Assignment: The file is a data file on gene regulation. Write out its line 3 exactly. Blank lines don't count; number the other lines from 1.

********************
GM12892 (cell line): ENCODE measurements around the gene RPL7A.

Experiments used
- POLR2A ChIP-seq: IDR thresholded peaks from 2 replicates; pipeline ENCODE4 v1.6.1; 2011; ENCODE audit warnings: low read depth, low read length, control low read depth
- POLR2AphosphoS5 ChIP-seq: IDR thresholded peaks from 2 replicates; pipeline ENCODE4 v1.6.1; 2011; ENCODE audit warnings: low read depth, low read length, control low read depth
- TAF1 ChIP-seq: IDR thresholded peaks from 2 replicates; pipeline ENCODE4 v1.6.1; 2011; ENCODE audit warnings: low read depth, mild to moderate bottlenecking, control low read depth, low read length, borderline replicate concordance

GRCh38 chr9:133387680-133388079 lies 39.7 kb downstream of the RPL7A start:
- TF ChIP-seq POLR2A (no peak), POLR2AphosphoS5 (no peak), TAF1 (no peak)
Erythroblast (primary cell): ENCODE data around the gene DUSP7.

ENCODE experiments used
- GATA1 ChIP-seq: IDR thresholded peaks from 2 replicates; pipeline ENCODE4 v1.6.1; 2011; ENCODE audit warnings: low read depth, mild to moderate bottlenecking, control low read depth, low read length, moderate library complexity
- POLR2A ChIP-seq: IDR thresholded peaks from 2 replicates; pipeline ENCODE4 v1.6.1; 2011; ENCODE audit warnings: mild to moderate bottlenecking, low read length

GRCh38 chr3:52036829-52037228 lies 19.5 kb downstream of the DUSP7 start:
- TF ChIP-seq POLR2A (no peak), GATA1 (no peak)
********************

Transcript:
- POLR2A ChIP-seq: IDR thresholded peaks from 2 replicates; pipeline ENCODE4 v1.6.1; 2011; ENCODE audit warnings: low read depth, low read length, control low read depth